Gray, Derek
    Dorris, Annie
    Nanocelluloses: A New Family of Nature-Based Materials2011In: Angewandte Chemie International Edition, ISSN 1433-7851, E-ISSN 1521-3773, Vol. 50, no 24, p. 5438-5466Article, review/survey (Refereed)
    Abstract [en]

    Cellulose fibrils with widths in the nanometer range are nature-based materials with unique and potentially useful features. Most importantly, these novel nanocelluloses open up the strongly expanding fields of sustainable materials and nanocomposites, as well as medical and life-science devices, to the natural polymer cellulose. The nanodimensions of the structural elements result in a high surface area and hence the powerful interaction of these celluloses with surrounding species, such as water, organic and polymeric compounds, nanoparticles, and living cells. This Review assembles the current knowledge on the isolation of microfibrillated cellulose from wood and its application in nanocomposites; the preparation of nanocrystalline cellulose and its use as a reinforcing agent; and the biofabrication of bacterial nanocellulose, as well as its evaluation as a biomaterial for medical implants.

  • 7. Paakko, Marjo
    et al.
    Vapaavuori, Jaana
    Silvennoinen, Riitta
    Houbenov, Nikolay
    Ras, Robin H. A.
    Ruokolainen, Janne
    Ritala, Mikko
    Lindström, Tom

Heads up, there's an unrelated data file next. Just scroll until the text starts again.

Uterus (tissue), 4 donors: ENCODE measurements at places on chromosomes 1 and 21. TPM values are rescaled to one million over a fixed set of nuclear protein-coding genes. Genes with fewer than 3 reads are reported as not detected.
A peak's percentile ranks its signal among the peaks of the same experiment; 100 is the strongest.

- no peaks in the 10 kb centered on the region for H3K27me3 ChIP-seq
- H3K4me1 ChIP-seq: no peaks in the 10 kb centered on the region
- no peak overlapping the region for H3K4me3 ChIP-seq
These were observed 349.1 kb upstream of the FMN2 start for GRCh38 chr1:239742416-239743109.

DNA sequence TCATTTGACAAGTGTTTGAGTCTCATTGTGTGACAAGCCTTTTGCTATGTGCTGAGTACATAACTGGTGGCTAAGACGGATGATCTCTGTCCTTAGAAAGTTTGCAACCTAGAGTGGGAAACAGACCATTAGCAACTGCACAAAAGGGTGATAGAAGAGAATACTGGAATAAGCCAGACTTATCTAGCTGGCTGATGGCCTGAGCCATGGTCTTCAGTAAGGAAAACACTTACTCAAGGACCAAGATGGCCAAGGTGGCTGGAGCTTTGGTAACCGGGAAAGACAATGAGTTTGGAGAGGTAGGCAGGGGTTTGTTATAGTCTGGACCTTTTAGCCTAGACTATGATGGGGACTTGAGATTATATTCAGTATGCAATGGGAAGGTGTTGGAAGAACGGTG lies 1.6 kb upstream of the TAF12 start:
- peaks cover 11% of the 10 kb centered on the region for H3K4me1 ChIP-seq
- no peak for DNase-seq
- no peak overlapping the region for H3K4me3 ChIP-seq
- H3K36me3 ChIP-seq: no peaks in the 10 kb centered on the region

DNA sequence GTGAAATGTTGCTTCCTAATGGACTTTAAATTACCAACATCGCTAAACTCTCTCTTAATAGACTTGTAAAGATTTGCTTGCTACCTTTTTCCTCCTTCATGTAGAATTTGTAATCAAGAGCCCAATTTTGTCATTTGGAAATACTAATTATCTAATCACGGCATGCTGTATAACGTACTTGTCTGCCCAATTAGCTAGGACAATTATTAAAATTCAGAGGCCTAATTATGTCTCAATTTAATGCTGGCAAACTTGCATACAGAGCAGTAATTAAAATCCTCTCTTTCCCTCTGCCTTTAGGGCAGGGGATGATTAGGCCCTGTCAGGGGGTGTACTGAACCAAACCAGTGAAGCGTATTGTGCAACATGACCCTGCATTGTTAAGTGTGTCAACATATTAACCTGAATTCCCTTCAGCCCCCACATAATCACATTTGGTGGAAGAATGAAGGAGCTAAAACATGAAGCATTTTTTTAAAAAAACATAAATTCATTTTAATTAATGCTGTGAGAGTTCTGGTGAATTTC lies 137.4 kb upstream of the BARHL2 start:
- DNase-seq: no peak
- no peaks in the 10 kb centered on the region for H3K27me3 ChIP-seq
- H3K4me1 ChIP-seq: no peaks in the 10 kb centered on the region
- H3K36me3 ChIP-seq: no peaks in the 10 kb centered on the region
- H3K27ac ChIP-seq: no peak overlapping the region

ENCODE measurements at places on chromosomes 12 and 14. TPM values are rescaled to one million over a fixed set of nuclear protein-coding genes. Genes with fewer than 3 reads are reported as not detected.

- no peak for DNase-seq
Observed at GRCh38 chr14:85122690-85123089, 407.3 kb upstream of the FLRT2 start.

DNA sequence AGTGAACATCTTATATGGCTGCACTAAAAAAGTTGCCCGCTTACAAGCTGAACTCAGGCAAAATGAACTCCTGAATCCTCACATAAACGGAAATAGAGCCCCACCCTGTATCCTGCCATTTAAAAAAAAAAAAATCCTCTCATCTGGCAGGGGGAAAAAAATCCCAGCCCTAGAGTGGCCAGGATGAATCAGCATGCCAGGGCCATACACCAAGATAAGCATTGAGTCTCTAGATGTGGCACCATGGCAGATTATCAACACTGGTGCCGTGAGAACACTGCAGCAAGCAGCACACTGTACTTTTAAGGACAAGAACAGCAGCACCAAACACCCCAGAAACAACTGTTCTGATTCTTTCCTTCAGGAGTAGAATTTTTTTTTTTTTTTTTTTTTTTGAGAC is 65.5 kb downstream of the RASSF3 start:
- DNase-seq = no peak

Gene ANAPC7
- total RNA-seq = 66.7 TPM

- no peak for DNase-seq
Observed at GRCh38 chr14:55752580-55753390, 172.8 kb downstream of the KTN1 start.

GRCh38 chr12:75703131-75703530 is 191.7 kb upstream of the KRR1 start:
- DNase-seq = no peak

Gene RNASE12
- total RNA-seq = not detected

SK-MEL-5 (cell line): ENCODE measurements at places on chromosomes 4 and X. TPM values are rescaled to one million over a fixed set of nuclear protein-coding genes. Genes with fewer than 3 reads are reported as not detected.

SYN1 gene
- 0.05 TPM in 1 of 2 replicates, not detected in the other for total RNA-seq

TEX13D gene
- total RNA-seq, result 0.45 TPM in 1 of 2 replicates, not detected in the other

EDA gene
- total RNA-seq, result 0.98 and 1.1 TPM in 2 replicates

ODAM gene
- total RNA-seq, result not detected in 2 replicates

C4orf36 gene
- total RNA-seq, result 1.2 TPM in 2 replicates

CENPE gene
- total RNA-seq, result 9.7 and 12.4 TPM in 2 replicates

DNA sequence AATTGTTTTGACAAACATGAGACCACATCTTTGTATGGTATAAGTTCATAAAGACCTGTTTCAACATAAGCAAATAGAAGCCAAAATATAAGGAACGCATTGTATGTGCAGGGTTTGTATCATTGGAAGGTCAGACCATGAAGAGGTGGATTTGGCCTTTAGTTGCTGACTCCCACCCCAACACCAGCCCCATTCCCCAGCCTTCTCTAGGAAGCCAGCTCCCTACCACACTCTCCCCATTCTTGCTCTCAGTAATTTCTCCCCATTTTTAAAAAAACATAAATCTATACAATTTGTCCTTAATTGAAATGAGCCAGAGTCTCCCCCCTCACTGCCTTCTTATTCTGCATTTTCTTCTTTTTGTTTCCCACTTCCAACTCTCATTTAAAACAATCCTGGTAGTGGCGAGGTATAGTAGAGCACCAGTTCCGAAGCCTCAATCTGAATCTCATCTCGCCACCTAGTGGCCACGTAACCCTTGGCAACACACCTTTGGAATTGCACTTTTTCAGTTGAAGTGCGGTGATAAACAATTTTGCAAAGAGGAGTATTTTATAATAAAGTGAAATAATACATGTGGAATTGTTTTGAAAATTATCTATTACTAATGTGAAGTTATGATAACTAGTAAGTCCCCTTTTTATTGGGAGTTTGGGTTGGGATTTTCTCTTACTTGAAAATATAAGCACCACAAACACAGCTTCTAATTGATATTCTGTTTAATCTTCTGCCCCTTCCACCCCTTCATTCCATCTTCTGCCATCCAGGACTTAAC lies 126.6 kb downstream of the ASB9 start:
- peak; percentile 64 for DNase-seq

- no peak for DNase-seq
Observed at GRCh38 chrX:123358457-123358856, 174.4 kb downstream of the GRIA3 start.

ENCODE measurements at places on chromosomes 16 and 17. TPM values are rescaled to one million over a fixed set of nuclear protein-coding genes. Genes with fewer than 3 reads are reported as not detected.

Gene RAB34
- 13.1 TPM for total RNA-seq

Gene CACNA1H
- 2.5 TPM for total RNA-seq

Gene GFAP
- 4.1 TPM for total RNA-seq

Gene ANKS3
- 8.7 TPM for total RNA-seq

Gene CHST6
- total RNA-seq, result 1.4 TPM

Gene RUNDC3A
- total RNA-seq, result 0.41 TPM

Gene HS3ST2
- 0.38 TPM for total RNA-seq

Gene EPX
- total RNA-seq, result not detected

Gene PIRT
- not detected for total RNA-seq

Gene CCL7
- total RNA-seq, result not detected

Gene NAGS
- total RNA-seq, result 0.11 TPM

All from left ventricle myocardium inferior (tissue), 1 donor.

Ankerfors, Mikael
    KTH, School of Chemical Science and Engineering (CHE), Fibre and Polymer Technology.
    Berglund, Lars
    KTH, School of Chemical Science and Engineering (CHE), Fibre and Polymer Technology.
    Ikkala, Olli
    Flexible and hierarchically porous nanocellulose aerogels: Templates for functionalities2010In: Abstract of Papers of the American Chemical Society, ISSN 0065-7727, Vol. 239Article in journal (Other academic)
  • 8. Pääkkö, M.
    et al.
    Ankerfors, Mikael
    KTH, School of Chemical Science and Engineering (CHE), Fibre and Polymer Technology.
    Kosonen, H.
    Nykänen, A.
    Ahola, S.
    Österberg, M.
    Ruokolainen, J.
    Laine, J.
    Larsson, Per Tomas
    Ikkala, O.
    Lindström, Tom
    KTH, School of Chemical Science and Engineering (CHE), Fibre and Polymer Technology.
    Enzymatic hydrolysis combined with mechanical shearing and high-pressure homogenization for nanoscale cellulose fibrils and strong gels2007In: Biomacromolecules, ISSN 1525-7797, E-ISSN 1526-4602, Vol. 8, no 6, p. 1934-1941Article in journal (Refereed)
    Abstract [en]